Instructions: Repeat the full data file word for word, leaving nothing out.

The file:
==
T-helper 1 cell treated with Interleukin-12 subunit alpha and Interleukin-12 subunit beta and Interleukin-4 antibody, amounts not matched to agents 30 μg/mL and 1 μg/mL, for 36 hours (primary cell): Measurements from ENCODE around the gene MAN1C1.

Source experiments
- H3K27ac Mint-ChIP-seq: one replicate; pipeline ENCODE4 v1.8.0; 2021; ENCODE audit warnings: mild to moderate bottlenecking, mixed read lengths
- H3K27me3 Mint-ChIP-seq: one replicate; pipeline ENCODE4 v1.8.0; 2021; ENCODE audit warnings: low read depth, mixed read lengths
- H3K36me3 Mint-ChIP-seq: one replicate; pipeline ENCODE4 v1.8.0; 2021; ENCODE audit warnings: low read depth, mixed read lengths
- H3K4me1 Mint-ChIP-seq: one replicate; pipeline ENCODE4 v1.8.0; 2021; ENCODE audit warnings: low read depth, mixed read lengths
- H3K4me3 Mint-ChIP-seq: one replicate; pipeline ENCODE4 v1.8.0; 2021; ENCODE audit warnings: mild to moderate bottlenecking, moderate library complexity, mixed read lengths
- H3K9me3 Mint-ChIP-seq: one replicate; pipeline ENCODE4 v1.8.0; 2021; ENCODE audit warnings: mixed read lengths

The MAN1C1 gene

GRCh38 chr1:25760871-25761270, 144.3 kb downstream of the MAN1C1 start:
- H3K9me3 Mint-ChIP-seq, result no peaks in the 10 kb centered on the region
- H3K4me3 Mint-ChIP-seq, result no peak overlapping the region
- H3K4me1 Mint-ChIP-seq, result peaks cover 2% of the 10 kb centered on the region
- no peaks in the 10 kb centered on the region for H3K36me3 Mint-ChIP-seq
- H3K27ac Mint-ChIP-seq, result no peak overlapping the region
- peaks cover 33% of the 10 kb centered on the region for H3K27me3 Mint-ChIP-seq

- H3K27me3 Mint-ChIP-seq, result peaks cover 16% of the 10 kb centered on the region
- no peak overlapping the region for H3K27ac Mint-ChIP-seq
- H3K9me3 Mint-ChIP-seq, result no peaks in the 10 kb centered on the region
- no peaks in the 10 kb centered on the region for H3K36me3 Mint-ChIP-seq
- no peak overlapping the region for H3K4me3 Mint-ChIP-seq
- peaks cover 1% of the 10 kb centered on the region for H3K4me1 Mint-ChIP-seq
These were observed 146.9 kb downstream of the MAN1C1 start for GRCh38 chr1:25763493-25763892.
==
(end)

T-helper 1 cell treated with Interleukin-12 subunit alpha and Interleukin-12 subunit beta and Interleukin-4 antibody, amounts not matched to agents 30 μg/mL and 1 μg/mL, for 36 hours (primary cell): Measurements from ENCODE around the gene MAN1C1.

Source experiments
- H3K27ac Mint-ChIP-seq: one replicate; pipeline ENCODE4 v1.8.0; 2021; ENCODE audit warnings: mild to moderate bottlenecking, mixed read lengths
- H3K27me3 Mint-ChIP-seq: one replicate; pipeline ENCODE4 v1.8.0; 2021; ENCODE audit warnings: low read depth, mixed read lengths
- H3K36me3 Mint-ChIP-seq: one replicate; pipeline ENCODE4 v1.8.0; 2021; ENCODE audit warnings: low read depth, mixed read lengths
- H3K4me1 Mint-ChIP-seq: one replicate; pipeline ENCODE4 v1.8.0; 2021; ENCODE audit warnings: low read depth, mixed read lengths
- H3K4me3 Mint-ChIP-seq: one replicate; pipeline ENCODE4 v1.8.0; 2021; ENCODE audit warnings: mild to moderate bottlenecking, moderate library complexity, mixed read lengths
- H3K9me3 Mint-ChIP-seq: one replicate; pipeline ENCODE4 v1.8.0; 2021; ENCODE audit warnings: mixed read lengths

The MAN1C1 gene

GRCh38 chr1:25760871-25761270, 144.3 kb downstream of the MAN1C1 start:
- H3K9me3 Mint-ChIP-seq, result no peaks in the 10 kb centered on the region
- H3K4me3 Mint-ChIP-seq, result no peak overlapping the region
- H3K4me1 Mint-ChIP-seq, result peaks cover 2% of the 10 kb centered on the region
- no peaks in the 10 kb centered on the region for H3K36me3 Mint-ChIP-seq
- H3K27ac Mint-ChIP-seq, result no peak overlapping the region
- peaks cover 33% of the 10 kb centered on the region for H3K27me3 Mint-ChIP-seq

- H3K27me3 Mint-ChIP-seq, result peaks cover 16% of the 10 kb centered on the region
- no peak overlapping the region for H3K27ac Mint-ChIP-seq
- H3K9me3 Mint-ChIP-seq, result no peaks in the 10 kb centered on the region
- no peaks in the 10 kb centered on the region for H3K36me3 Mint-ChIP-seq
- no peak overlapping the region for H3K4me3 Mint-ChIP-seq
- peaks cover 1% of the 10 kb centered on the region for H3K4me1 Mint-ChIP-seq
These were observed 146.9 kb downstream of the MAN1C1 start for GRCh38 chr1:25763493-25763892.